Two university presidents who are among the highest-paid campus leaders in the United States announced this week that they would be dipping into their bank accounts to benefit their institutions.
Citing tight finances, Mark S. Wrighton, chancellor of Washington University in St. Louis, said today that he would cut his own salary next year by 10 percent.
In an e-mail message distributed to the campus, Mr. Wrighton said that while the university has strong overall financial health, its endowment has taken a 25-percent hit since July. The university’s holdings were worth $5.7-billion last year. Mr. Wrighton said he anticipated a “significant reduction” in the spending rate from the endowment in the next fiscal year.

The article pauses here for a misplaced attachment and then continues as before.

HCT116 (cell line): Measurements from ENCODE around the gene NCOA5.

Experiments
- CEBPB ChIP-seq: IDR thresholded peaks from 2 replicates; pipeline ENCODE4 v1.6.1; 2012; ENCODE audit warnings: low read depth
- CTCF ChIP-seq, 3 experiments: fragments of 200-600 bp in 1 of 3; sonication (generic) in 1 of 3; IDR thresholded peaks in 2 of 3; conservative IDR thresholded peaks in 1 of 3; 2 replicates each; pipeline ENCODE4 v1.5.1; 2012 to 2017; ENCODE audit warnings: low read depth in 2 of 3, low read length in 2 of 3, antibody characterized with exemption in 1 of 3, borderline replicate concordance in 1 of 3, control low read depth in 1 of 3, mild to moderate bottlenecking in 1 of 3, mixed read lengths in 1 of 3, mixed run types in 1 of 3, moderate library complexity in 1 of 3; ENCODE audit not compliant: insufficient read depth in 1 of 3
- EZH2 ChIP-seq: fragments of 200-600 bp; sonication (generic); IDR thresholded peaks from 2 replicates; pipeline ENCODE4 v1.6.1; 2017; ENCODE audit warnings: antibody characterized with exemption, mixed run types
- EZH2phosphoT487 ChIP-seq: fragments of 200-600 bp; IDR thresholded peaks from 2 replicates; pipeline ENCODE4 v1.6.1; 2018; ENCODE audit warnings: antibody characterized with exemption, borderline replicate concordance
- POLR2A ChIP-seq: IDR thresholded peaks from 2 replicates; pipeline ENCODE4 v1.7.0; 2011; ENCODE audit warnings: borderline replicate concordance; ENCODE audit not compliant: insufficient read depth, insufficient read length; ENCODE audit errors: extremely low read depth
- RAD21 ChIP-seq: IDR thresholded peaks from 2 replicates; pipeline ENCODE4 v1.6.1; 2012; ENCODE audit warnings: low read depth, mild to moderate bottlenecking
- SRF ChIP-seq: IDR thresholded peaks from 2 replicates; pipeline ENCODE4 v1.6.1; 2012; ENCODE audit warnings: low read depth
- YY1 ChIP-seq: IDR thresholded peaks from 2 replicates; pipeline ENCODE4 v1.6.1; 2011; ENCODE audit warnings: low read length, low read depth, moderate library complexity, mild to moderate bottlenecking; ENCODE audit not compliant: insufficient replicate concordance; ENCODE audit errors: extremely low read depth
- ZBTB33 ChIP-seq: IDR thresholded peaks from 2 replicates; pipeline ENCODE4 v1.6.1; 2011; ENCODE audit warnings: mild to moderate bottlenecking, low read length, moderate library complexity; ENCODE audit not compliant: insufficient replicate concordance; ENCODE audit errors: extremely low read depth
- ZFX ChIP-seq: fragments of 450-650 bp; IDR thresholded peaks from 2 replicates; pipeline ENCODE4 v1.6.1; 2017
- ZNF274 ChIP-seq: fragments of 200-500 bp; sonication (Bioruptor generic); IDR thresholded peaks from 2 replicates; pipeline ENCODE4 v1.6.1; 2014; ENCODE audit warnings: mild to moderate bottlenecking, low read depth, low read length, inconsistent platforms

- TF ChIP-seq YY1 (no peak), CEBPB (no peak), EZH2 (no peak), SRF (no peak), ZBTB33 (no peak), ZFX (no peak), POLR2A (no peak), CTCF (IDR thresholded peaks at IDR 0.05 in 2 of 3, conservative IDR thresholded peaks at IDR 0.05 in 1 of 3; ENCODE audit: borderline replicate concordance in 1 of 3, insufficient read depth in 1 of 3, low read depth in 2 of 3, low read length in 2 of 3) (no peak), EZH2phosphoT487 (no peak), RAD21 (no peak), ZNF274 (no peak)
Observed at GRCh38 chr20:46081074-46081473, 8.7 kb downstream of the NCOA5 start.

The salary trim will be made in two 5-percent cuts, effective in January and July of 2009. According to The Chronicle’s new study of executive compensation, published on Monday, Mr. Wrighton’s total compensation in 2006-7 was $738,242.
The University of Pennsylvania’s president, Amy Gutmann, is also voluntarily parting with some of her wealth. She and her husband, Michael Doyle, made a $100,000 gift in support of undergraduate research, the university announced on Tuesday. Uses for the money might include stipends for research or assistance with travel to conferences.
Ms. Gutmann received total compensation in 2006-7 of $1,088,786, according to the Chronicle study. That made her the sixth highest-paid president of a private research university, and the 10th highest paid over all. —Paul Fain